World Cerebral Palsy Day is celebrated every year on Oct. 6 to bring together millions of people across the world who suffer from lifelong disability and to ensure they enjoy the same rights, access and opportunities in society.
Cerebral palsy is a group of disorders that affects a person’s mobility, balance and posture. On this World Cerebral Palsy Day, know the causes and risk factors of the complex condition that affects more than 18 million people worldwide.
What are the causes and risk factors?
Cerebral palsy occurs either due to abnormal development of the brain or damage to the brain. According to the Centers for Disease Control and Prevention (CDC), it is the most common motor disability of childhood, affecting one in 345 children.
When abnormal brain development or damage happens before or during birth, the condition is called congenital cerebral palsy. Many factors such as gene changes, traumatic head injury, maternal infections to syphilis, rubella, herpes and Zika virus, stroke, brain bleeds in the womb and lack of oxygen during birth can lead to changes in brain development.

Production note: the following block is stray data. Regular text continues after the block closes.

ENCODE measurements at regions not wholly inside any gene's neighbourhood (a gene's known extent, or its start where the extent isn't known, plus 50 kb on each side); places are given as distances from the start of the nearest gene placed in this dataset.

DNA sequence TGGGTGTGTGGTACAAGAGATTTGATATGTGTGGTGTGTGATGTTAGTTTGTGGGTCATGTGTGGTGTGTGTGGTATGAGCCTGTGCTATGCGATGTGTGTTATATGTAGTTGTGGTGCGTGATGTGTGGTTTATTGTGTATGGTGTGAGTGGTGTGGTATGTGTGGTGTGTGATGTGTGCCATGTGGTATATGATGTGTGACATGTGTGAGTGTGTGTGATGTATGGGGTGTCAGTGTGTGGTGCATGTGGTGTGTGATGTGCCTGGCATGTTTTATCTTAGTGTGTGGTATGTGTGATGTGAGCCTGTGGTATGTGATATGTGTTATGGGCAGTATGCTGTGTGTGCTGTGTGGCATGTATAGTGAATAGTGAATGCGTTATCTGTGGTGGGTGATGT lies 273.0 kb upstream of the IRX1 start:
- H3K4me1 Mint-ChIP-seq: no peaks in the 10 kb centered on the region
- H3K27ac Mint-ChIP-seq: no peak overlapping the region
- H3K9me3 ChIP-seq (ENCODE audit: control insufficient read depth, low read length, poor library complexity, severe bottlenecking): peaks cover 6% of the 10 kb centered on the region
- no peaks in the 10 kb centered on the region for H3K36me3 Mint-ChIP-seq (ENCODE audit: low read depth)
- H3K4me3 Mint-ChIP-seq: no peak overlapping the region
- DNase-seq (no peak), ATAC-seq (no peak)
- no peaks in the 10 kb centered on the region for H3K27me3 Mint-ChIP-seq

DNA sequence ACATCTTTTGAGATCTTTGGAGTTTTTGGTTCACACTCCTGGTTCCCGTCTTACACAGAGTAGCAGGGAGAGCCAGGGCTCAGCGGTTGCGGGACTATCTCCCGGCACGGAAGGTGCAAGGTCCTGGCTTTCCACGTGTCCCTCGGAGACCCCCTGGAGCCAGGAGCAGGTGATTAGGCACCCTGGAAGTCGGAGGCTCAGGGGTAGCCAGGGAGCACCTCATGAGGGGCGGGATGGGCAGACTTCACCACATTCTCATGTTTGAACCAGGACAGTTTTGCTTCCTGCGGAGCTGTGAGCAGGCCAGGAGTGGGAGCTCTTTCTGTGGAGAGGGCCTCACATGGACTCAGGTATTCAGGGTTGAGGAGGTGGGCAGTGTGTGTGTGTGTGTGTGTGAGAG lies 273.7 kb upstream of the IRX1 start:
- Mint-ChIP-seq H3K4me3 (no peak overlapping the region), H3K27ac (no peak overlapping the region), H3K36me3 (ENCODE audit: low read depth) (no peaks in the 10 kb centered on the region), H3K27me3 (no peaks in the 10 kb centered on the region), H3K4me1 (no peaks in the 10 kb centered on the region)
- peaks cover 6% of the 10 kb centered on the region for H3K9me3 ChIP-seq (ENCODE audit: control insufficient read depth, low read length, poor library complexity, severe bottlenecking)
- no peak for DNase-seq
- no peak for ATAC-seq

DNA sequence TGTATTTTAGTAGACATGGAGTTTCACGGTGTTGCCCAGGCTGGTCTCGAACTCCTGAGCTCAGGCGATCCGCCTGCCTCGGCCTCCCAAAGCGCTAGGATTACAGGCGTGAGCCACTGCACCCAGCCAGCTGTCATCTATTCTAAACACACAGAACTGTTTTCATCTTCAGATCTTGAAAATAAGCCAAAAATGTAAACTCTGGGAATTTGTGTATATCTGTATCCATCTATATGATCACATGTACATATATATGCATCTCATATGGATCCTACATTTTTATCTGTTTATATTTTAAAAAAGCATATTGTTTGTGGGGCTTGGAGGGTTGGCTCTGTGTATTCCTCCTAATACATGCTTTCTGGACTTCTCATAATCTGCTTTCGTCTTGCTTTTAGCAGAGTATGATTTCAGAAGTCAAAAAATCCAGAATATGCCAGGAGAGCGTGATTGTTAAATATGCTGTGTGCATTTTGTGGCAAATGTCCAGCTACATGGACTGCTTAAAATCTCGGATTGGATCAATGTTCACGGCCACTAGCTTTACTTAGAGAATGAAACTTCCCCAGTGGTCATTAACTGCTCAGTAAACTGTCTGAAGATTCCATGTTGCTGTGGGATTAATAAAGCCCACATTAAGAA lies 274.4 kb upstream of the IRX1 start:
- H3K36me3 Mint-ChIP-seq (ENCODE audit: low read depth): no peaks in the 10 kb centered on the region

Several factors can elevate the risk of congenital cerebral palsy:
- Low birth weight, premature birth and multiple births increase the likelihood.
- Maternal medical conditions such as thyroid disorders, intellectual disabilities and seizures can also be risk factors.
- The utilization of assisted reproductive treatments.
- Birth complications such as placental detachment, uterine rupture or problems with the umbilical cord may raise the risk.
Signs of cerebral palsy
A person with cerebral palsy may have difficulties with movement and coordination, including stiffness of muscles, lack of balance, unsteady walking and jerky movements. Some of the early signs of the condition include delay in achieving motor skills milestones, delayed speech, issues with sucking, chewing or eating, and intellectual and learning disabilities. Some of the neurological symptoms associated with the condition include seizures, difficulties in hearing, vision and sensations, bowel issues and behavioral issues.
Although some of the symptoms become evident as the child grows, they do not typically worsen with age.
Apart from mobility issues, people with cerebral palsy can develop complications such as heart disease, lung disease, pneumonia, breathing conditions and osteoarthritis. They may also have mental health issues such as depression, sleep conditions and chronic pain.